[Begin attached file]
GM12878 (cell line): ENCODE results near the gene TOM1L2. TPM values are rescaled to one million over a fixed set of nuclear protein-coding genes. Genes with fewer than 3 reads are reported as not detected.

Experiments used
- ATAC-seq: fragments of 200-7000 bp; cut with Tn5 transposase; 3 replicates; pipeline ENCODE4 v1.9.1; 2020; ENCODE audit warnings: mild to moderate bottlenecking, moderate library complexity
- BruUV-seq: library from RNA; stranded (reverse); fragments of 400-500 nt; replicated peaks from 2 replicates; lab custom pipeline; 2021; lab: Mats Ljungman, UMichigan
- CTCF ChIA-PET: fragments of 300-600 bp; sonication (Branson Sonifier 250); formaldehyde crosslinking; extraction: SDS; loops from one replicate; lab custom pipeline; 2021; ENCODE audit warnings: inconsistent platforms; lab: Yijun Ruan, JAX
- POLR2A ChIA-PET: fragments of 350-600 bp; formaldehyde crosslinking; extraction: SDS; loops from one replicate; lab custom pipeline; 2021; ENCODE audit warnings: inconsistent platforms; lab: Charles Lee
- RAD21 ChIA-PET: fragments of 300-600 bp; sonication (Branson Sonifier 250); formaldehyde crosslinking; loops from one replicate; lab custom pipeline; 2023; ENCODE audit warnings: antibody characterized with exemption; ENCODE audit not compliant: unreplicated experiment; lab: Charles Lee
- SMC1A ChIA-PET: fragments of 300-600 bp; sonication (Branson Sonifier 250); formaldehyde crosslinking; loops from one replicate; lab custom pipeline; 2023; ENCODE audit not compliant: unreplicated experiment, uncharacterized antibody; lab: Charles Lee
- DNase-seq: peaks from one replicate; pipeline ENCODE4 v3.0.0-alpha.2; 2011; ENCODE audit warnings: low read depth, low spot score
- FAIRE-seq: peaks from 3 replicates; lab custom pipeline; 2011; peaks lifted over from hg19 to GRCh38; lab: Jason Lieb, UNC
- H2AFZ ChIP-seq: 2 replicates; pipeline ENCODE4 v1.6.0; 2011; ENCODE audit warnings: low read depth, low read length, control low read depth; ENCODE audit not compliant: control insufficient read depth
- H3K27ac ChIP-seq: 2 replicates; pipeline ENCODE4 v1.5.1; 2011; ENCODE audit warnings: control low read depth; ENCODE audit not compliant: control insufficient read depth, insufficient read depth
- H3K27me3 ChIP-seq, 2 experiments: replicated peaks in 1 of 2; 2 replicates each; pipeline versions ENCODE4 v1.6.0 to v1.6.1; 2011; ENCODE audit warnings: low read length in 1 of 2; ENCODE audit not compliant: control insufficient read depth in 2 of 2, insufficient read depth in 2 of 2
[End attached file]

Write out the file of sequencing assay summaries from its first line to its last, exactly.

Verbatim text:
GM12878 (cell line): ENCODE results near the gene TOM1L2. TPM values are rescaled to one million over a fixed set of nuclear protein-coding genes. Genes with fewer than 3 reads are reported as not detected.

Experiments used
- ATAC-seq: fragments of 200-7000 bp; cut with Tn5 transposase; 3 replicates; pipeline ENCODE4 v1.9.1; 2020; ENCODE audit warnings: mild to moderate bottlenecking, moderate library complexity
- BruUV-seq: library from RNA; stranded (reverse); fragments of 400-500 nt; replicated peaks from 2 replicates; lab custom pipeline; 2021; lab: Mats Ljungman, UMichigan
- CTCF ChIA-PET: fragments of 300-600 bp; sonication (Branson Sonifier 250); formaldehyde crosslinking; extraction: SDS; loops from one replicate; lab custom pipeline; 2021; ENCODE audit warnings: inconsistent platforms; lab: Yijun Ruan, JAX
- POLR2A ChIA-PET: fragments of 350-600 bp; formaldehyde crosslinking; extraction: SDS; loops from one replicate; lab custom pipeline; 2021; ENCODE audit warnings: inconsistent platforms; lab: Charles Lee
- RAD21 ChIA-PET: fragments of 300-600 bp; sonication (Branson Sonifier 250); formaldehyde crosslinking; loops from one replicate; lab custom pipeline; 2023; ENCODE audit warnings: antibody characterized with exemption; ENCODE audit not compliant: unreplicated experiment; lab: Charles Lee
- SMC1A ChIA-PET: fragments of 300-600 bp; sonication (Branson Sonifier 250); formaldehyde crosslinking; loops from one replicate; lab custom pipeline; 2023; ENCODE audit not compliant: unreplicated experiment, uncharacterized antibody; lab: Charles Lee
- DNase-seq: peaks from one replicate; pipeline ENCODE4 v3.0.0-alpha.2; 2011; ENCODE audit warnings: low read depth, low spot score
- FAIRE-seq: peaks from 3 replicates; lab custom pipeline; 2011; peaks lifted over from hg19 to GRCh38; lab: Jason Lieb, UNC
- H2AFZ ChIP-seq: 2 replicates; pipeline ENCODE4 v1.6.0; 2011; ENCODE audit warnings: low read depth, low read length, control low read depth; ENCODE audit not compliant: control insufficient read depth
- H3K27ac ChIP-seq: 2 replicates; pipeline ENCODE4 v1.5.1; 2011; ENCODE audit warnings: control low read depth; ENCODE audit not compliant: control insufficient read depth, insufficient read depth
- H3K27me3 ChIP-seq, 2 experiments: replicated peaks in 1 of 2; 2 replicates each; pipeline versions ENCODE4 v1.6.0 to v1.6.1; 2011; ENCODE audit warnings: low read length in 1 of 2; ENCODE audit not compliant: control insufficient read depth in 2 of 2, insufficient read depth in 2 of 2